Editor’s note: This article features news and photos from past editions of the Watauga Democrat.
May 8, 1952
“Appalachian State Teachers College is now completing two units in its present construction program, a dormitory for women and a dormitory for men,” stated a story in a 1952 edition of the Watauga Democrat.
“According to the contractors, the women’s dormitory will be ready for occupancy when the 1952-53 term opens on September 8. The contractors have stated that the men’s dormitory may be ready on that date, but it is also possible that the opening of this dormitory may be delayed a week or so.
“The women’s dormitory will house 202 women, and the men’s will take care of 375 men, two in each room. The two buildings, built by the same contractor, will cost $1,210,857, and the equipment will cost an additional $65,000,” according to the article.
“Also under construction at present is a faculty apartment house to be built at a cost of $273,282. The architects are working on plans not for a new demonstration school, a physical education building and an addition to the library.
“These are all units in a $3,500,000 program authorized by the state of North Carolina and now in progress at Appalachian State Teachers College,” the article stated.
May 15, 1972
A May 15, 1972, edition of the Watauga Democrat describes the opening of the Hardin Park School in Perkinsville. The school had an open house the Sunday before the paper’s publication.
“The open space which throws the entire school, or at least certain sections, together causes you to feel that you’re seeing a return to an older method of study. But really, this is not the case,” according to the article.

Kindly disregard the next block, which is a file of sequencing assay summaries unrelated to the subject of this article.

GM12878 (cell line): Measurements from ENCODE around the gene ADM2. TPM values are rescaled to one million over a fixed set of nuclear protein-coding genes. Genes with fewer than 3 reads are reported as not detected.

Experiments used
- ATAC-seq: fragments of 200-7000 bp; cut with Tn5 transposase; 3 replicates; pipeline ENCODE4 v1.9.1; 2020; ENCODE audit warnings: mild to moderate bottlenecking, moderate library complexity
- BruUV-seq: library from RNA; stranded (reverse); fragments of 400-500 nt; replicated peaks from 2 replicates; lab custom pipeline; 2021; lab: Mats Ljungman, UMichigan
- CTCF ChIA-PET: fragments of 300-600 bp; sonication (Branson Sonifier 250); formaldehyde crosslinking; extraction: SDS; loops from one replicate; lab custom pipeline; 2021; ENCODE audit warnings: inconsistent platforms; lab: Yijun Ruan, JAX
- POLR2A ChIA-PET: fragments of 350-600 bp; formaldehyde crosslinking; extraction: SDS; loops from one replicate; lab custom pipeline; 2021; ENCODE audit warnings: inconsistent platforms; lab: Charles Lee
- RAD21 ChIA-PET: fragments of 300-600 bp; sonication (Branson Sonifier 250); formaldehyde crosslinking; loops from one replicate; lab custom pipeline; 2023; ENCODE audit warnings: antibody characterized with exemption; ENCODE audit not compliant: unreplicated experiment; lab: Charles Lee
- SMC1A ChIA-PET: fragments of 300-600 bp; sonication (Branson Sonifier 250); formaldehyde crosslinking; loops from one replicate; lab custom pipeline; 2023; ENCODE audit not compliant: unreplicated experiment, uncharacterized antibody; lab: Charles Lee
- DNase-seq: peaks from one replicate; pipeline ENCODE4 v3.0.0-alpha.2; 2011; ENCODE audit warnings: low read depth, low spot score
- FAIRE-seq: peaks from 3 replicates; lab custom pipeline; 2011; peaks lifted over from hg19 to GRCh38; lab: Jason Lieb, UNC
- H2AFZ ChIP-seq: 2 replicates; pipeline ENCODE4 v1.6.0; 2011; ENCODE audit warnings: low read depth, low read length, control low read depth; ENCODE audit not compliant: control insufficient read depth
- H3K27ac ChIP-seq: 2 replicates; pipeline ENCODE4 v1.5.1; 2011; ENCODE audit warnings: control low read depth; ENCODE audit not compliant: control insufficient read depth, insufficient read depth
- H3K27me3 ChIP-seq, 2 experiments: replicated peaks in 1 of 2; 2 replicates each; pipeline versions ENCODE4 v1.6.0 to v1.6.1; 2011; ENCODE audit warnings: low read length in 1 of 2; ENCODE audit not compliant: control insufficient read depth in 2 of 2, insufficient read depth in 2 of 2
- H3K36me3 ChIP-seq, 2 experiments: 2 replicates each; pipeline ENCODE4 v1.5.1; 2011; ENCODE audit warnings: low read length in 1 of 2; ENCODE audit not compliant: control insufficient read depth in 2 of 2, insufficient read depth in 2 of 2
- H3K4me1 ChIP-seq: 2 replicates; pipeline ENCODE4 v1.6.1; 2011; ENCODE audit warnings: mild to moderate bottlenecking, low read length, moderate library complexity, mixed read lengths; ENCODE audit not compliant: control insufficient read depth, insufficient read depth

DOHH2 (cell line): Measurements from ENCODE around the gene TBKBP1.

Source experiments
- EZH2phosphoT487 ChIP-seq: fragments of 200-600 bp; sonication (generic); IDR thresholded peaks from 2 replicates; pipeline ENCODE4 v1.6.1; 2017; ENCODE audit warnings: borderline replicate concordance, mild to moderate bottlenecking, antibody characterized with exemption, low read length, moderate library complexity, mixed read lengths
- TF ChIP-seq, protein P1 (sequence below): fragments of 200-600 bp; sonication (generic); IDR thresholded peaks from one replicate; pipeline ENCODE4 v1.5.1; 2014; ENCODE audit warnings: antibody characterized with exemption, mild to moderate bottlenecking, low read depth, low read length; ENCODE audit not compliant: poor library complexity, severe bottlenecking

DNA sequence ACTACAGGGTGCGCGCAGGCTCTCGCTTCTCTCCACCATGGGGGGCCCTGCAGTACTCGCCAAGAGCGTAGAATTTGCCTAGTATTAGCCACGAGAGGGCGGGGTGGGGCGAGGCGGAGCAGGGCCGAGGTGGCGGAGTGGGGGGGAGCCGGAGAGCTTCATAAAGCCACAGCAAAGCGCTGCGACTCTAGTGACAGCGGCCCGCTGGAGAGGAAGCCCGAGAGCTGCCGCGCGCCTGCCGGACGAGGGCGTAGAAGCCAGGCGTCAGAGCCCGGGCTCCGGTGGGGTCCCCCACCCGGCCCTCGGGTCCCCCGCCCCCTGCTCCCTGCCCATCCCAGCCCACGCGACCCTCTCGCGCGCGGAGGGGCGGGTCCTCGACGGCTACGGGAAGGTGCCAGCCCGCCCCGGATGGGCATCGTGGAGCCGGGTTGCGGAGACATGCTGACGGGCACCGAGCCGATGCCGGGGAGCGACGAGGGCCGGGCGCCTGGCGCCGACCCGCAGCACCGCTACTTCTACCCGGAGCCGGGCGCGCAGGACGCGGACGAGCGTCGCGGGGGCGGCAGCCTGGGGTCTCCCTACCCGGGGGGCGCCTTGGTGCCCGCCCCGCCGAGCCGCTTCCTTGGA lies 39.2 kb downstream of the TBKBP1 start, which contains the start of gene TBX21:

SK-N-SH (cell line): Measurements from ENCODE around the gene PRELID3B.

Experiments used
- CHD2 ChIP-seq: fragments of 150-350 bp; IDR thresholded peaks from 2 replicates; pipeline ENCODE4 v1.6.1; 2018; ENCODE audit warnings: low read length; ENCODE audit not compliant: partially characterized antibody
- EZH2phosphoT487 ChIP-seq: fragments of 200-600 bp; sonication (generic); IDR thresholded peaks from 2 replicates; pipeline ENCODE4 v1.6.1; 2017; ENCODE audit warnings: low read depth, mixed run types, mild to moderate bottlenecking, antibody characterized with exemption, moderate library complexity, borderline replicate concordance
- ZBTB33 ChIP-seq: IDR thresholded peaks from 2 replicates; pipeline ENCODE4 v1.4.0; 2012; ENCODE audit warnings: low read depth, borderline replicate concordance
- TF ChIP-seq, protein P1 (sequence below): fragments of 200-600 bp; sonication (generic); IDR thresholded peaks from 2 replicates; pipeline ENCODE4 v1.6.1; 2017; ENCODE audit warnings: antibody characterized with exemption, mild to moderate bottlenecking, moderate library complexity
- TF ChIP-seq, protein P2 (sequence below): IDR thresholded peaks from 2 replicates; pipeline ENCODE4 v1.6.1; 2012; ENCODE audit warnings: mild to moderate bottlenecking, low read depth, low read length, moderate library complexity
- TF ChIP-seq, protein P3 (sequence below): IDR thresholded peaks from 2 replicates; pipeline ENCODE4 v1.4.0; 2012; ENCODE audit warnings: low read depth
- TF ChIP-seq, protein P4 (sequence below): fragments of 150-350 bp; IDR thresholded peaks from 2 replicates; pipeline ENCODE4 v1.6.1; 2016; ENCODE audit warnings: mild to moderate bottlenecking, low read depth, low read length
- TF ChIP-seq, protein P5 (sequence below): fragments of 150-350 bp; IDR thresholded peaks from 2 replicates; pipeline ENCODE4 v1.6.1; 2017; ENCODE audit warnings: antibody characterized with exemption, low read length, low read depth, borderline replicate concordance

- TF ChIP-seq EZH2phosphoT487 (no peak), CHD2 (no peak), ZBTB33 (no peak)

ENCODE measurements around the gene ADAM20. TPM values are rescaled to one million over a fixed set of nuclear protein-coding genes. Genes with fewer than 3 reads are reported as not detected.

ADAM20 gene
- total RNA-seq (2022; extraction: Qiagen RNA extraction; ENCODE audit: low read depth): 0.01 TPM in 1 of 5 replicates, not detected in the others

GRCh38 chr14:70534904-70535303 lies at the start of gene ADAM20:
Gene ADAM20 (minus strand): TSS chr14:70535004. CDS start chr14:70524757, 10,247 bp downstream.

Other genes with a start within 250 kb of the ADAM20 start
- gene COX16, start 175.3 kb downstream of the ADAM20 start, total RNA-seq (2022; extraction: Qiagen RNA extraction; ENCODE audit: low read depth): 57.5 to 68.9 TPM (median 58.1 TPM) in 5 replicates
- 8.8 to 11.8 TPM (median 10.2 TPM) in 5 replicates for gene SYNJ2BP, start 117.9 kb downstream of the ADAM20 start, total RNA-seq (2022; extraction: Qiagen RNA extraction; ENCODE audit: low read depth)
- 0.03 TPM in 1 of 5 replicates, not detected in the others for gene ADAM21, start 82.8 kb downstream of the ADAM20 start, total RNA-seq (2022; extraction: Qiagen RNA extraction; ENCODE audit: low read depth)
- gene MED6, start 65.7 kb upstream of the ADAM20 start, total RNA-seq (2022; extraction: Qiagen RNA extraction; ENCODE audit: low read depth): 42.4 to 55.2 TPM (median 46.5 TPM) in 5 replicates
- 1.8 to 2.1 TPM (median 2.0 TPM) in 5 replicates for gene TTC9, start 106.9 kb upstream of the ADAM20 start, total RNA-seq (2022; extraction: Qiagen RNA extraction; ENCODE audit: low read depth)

“First through second grades will be off in one section, with separated areas for the students to study, but open space allows a more freedom of inter-teaching. The third through sixth grades are in the next section and finally there is that area to be occupied by the seventh and eighth grades.
“Equipment of the latest and most modern style is partially installed and when completed, the school should be second to none in the state,” the article stated.
“...members of the Watauga Board of Education who circulated in among the visitors to the new facility last Sunday, marveled over the beauty and up-to-date setting inside the sprawling plant.
“A unique plan moving to the new building is to take place during the waning days of school term. Already, classes are being taken to their new quarters in an effort to indoctrinate them into the goings and comings of the next school year and to eliminate some of the inevitable confusion that goes with such a mass transfer,” the article stated.
May 6, 1992
“North Carolina stuck with the frontrunners in the presidential campaigns, picked Lauch Faircloth to challenge incumbent Sen. Terry Sanford and pitted former Gov. Jim Hunt against Lt. Gov. Jim Gardner for a gubernatorial showdown,” according to a 1992 story in the Watauga Democrat. The story was titled, “Bush and Clinton take big wins in state and Watauga,” and discusses a primary election.
“Republicans gave President Bush 71 percent of the vote, with Patrick Buchanan picking up 20 percent. The rest of the votes were for no preference.
“On the Democratic side, Arkansas Gov. Bill Clinton got 64 percent of the vote. Fifteen percent of Democratic voters had no preference and the rest were split between Tom Harkin, Bob Kerrey and Paul Tsongas. Hardin, Kerrey and Tsongas have withdrawn from the race, but were still on the ballot,” the article stated.
“Watauga County also went strongly for Bush and Clinton. Bush received 1,586 votes to Buchanan’s 335, and “no preference” receiving 223. For the Democrats, Clinton took 1,795 Watauga votes, followed by Brown with 380 and “no preference” with 378. Tsongas received 260, with Hardin and Kerrey receiving 20 and 15, respectively.
“In the Republican primary for U.S. Senate, Faircloth won the right to challenge incumbent Sanford in November. Faircloth, a former ally of Sanford’s who switched to the Republican Party last year, took 48 percent of the vote. Former Charlotte Mayor Sue Myrick trailed with 30 percent, and former Congressman Gene Johnston had 17 percent.
“Watauga County Republicans bucked the state trend and went for Myrick over Faircloth. The former Charlotte mayor received 921 votes to Faircloth’s 796. Johnston and Union County commission member Larry Harrington trailed,” according to the article.